For example, I examine Lostpedia as a fan-created wiki that reconceptualizes narrative from a linear model to a hypertextual model. Delving into narrative theory, I argue that fans read the discourse of Lost, re-write the story, and then re-present that story in a new context on the wiki, thus transferring the temporality of Lost into a spatial reconstruction of the narrative events. Ultimately, like in Otaku: Database Animals, this argument presents a postmodern view of media texts as divorced from definitive authorship, but one that emphasizes the connection between narrative and database.

You talk in the book about “ludicity.” Can you explain what you mean by this word and what it might suggest about the relationship between fan expression and play?

Ludicity is related to one key concept that I return to again and again throughout the book: a particular “philosophy of playfulness” that seems to inhabit contemporary media use. By using the word “ludic,” I don’t necessarily mean that all media are games, or even game-like, but rather that the manner in which contemporary audiences use media is playful, fun and exuberant. We don’t watch YouTube, for example – we interact with it, play with it, and search for clips that match the mood we may be in. Today’s media are certainly interactive, but the manner of that interaction simulates more closely the way one might play with a game rather than the way one might watch a film.

This playfulness is one reason I believe the Alternate Reality Game features heavily as a metaphor for contemporary media. To “play” an ARG is a vastly different experience from “playing” a board or video game. For one, playing an ARG relies on not knowing whether you are playing or not – the “magic circle” defined by Johan Huizinga envelopes all media. To play an ARG hinges on making all media interactions playful, for a player may never know if an interaction is part of the game or merely real. In contrast to traditional games, therefore, ARGs are boundless.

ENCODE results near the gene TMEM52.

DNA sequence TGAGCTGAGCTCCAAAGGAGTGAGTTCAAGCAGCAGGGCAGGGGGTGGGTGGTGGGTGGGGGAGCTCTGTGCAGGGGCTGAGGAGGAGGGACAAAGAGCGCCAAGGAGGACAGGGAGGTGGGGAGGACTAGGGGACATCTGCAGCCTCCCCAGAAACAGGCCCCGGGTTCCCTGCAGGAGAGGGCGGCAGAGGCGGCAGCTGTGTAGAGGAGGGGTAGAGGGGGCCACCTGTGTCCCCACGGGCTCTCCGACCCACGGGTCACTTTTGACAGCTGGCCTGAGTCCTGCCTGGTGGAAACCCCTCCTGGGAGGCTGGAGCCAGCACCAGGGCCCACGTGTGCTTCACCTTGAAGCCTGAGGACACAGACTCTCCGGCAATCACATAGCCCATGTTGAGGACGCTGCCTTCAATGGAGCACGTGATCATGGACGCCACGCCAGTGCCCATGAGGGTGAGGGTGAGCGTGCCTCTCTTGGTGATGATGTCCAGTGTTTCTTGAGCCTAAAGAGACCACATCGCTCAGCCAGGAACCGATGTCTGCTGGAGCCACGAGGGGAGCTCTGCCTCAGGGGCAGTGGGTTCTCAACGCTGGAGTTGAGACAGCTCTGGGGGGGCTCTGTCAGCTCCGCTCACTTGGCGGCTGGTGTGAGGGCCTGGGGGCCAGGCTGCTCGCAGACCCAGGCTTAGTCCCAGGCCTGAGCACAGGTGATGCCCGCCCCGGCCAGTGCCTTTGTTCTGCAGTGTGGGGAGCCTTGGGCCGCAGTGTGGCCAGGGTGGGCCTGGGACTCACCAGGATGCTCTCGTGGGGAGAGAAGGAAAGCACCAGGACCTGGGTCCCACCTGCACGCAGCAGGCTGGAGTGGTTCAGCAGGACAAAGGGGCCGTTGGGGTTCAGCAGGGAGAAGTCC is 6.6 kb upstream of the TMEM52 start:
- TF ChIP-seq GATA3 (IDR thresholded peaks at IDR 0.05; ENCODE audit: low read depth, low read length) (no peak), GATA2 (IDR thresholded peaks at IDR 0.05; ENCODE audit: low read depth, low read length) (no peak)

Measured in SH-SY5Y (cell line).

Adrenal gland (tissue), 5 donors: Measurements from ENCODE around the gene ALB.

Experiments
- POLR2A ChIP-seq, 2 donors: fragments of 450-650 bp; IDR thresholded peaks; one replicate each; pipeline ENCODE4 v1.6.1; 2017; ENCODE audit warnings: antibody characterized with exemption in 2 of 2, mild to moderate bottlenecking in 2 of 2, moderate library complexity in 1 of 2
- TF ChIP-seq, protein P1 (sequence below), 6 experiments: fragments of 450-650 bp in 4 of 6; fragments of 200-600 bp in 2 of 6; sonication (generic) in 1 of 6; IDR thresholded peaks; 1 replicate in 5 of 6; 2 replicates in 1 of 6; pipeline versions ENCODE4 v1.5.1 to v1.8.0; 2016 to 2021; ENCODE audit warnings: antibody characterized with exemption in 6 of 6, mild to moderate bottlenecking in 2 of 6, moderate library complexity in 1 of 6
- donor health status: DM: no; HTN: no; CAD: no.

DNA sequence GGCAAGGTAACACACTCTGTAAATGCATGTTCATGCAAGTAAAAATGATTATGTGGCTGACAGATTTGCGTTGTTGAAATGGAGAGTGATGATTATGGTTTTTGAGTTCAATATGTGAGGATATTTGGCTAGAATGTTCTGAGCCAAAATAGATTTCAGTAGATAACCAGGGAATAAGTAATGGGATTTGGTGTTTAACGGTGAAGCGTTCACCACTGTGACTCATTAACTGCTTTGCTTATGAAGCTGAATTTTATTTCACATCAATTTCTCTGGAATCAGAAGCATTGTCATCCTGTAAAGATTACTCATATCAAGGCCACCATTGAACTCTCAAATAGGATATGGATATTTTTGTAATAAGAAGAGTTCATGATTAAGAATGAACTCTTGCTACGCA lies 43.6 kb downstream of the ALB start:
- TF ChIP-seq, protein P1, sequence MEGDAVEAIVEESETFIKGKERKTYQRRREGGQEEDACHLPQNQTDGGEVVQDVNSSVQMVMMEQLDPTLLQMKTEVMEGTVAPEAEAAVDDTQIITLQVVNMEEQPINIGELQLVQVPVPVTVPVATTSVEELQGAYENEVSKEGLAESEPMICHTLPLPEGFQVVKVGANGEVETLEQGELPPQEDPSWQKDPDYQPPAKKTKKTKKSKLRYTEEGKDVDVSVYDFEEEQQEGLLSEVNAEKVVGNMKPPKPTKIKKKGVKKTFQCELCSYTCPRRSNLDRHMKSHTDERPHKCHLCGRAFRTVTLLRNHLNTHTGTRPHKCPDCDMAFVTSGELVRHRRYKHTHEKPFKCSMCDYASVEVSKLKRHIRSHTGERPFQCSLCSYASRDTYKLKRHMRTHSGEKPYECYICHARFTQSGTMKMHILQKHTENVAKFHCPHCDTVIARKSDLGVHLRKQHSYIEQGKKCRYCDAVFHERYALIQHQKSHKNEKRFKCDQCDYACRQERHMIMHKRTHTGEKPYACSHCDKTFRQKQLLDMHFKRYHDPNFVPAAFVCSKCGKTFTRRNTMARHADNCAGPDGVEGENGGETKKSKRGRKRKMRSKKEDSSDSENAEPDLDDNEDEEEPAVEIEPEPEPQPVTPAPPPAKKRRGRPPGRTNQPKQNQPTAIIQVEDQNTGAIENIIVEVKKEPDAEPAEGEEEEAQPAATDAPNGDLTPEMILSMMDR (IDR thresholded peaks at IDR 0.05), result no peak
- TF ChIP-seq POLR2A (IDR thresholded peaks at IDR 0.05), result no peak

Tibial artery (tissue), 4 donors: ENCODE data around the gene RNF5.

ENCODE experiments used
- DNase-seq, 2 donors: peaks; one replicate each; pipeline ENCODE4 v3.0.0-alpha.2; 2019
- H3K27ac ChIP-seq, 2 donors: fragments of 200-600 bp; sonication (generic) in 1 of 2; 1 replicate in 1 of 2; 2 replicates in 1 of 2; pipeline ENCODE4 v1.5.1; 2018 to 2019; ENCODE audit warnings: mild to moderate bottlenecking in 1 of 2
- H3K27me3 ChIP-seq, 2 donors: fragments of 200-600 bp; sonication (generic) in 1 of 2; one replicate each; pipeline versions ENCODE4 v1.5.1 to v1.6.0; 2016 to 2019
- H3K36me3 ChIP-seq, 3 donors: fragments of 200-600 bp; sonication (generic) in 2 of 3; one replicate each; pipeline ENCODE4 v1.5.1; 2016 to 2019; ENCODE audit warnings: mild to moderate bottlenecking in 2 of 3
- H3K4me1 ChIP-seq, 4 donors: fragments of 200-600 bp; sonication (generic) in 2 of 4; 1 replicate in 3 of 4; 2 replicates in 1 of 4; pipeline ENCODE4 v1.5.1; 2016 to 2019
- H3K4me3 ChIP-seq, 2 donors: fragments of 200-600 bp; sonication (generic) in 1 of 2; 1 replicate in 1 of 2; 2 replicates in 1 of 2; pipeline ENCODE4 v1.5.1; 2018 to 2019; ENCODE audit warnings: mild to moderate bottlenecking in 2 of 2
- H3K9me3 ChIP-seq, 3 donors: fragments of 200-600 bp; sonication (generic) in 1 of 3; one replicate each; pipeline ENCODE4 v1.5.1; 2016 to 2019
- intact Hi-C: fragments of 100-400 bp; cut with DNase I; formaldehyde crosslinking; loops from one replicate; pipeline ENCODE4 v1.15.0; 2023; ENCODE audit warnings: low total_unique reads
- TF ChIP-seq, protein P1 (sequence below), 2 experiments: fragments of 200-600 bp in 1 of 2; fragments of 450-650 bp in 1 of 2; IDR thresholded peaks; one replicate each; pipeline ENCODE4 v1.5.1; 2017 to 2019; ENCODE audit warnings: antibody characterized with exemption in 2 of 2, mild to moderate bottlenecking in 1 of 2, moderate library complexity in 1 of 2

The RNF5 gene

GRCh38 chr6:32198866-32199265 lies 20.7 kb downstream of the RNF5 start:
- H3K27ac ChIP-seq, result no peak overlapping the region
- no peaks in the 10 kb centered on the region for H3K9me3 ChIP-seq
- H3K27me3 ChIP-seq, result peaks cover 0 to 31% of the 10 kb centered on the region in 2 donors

For fans, this philosophy of playfulness emerges in their interactions with the extant media text. One can often read a sly “wink wink/nudge nudge” feeling from fan-created texts, one that playfully remarks upon the intertextual relationship between fan worlds. I call this feeling “ludicity” in the book, poaching the term from Tom Brown’s “The DVD of Attractions’?: The Lion King and the Digital Theme Park.” I use the term “ludicity” to refer to the playfulness – silliness, even – with which contemporary media audiences can engage with media texts. For fans, the playfulness of the fan content indicates a close, lively relationship with the text. For example, fans seem to assert this ludicity in the way they articulate the illegality of their fan fiction in their disclaimers. One fan text remarked, “Yes, I blatantly stole ideas from both Battlestar Galactica and Return of the Jedi … please don’t sue me for doing it. This is for amusement and nothing more.” The author here understands copyright (“I blatantly stole ideas”) and the necessity for acknowledgment (“This is for amusement and nothing more”), but playfully skirts the issue of legality/illegality (“please don’t sue me”) with a humorous comment.

Ludicity as a concept of (and in) media studies helps to acknowledge that, despite the seriousness with which we examine fans and other media audiences, it is often matched with a converse silliness – which simply makes studying fans much more interesting.